In North America it is believed that 30%* of food for human consumption originates from plants pollinated by bees. An in the US alone insect pollinated crops were worth $20 billion at 2000 prices.
84% of European crop species require insect pollination. In the U. K. honey bees are responsible for pollinating around a third of crops that require animal pollination. The other 2/3 are pollinated by bumblebees, solitary bees and hoverflies. As for wild flowers, well honey bees pollinate just 3% of these, the rest are pollinated by our native pollinators - bumblebees, solitary bees, hoverflies, and hundreds of other insects that largely go unnoticed and unstudied.
In south China, because of the almost complete disappearance of bees in some places, the pear and apple crop now have to be pollinated by hand with a tiny paintbrush.
Honeybees are generally thought of as the most common pollinator, and they are the most widely studied, but bumblebees are the chief pollinators of red clover, alfalfa, field beans, peas, runner beans, tomatoes and in some areas cotton, raspberries, apple, plum blossom, oilseed rape, sunflowers, strawberries, currants and brambles.
In Norwegian orchards honeybee pollination is usually limited by low temperatures, so bumblebees are the chief pollinators there, and in other Scandinavian countries bumblebees will forage 24 hours a day in the long days of summer. Also bumblebees will pollinate flowers that do not produce nectar, whereas honeybees will not. Just look at the photograph on the right. No other animal can pollinate "difficult" flowers like antirrhinum except big, fat, hairy bumblebees. They have to learn how to get at the nectar located at the bottom of the gullet-shaped flower. And even once they know where it is they have to push their way between the petals to get at it. On the way down to the nectar they pollinate the flower and pick up more pollen. This bumblebee is still quite early in her foraging trip as we can see from the small load of pollen she has loaded into her pollen basket.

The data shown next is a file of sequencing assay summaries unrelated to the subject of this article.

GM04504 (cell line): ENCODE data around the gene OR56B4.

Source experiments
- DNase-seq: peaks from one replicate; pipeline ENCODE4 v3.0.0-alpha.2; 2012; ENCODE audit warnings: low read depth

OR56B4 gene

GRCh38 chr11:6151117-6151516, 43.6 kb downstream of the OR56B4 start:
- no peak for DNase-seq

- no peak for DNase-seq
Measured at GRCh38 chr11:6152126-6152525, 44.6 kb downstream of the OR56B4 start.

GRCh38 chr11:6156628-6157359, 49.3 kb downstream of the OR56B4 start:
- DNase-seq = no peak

In New Zealand bumblebees were imported (they have no native bumblebees) to pollinate the forage crop clover (Trifolium pratense) as the corolla is too long for honeybees, so they cannot act as pollinators. Bumblebees are such good pollinators of these crops for three reasons:
In the 1980s commercial production of bumblebee colonies for glasshouse pollination was started. A honeybee hive would be too large, and also honey bees are unable to perform the "buzz pollination" required by tomatoes. The anthers of tomatoes will only release their pollen when they are vibrated at around 400 Hz. The bumblebees do this by grabbing hold of the anthers and vibrating their flight muscles without moving their wings. Previously an artificial buzzer was carried around by hand to pollinate these plants when they were grown in glass houses. Within 3 years of Bombus terrestris being reared commercially for pollination use in glasshouses 95% of tomatoes grown in Holland had been pollinated by bumblebees. So now almost every European tomato is the result of a vibratory embrace of a bumblebee! Have a look at this BBC video on tomato pollination. Bumblebees are also used to pollinate aubergines and peppers, cabbage and carrot for seeds, kiwi fruits, strawberries, courgettes, aubergines, sweet peppers, cranberries, blueberries and tomatoes for fruit. About a quarter of a million colonies are reared artificially every year (1997), and they are used in over thirty different countries on over twenty-five crops. So bumblebees are of great economic importance, and with the increase of glasshouse cultivation, and the spread of the mite, Varroa jacobsoni and colony collapse disorder, causing a decline in honeybee populations, their importance can only increase.
|Kiwi fruit||Oil seed rape||Runner beans|
|Cranberry||Turnip rape||Lima beans|
*Recent research has since reduced this figure to 10% (Aizen, M. A., Garibaldi, L. A., Cunningham, S. A., and Klein, A. M (2009) How much does agriculture depend on pollinators? Lessons from long-term trends in crop production. (Annals of Botany 103:1579-1588.)
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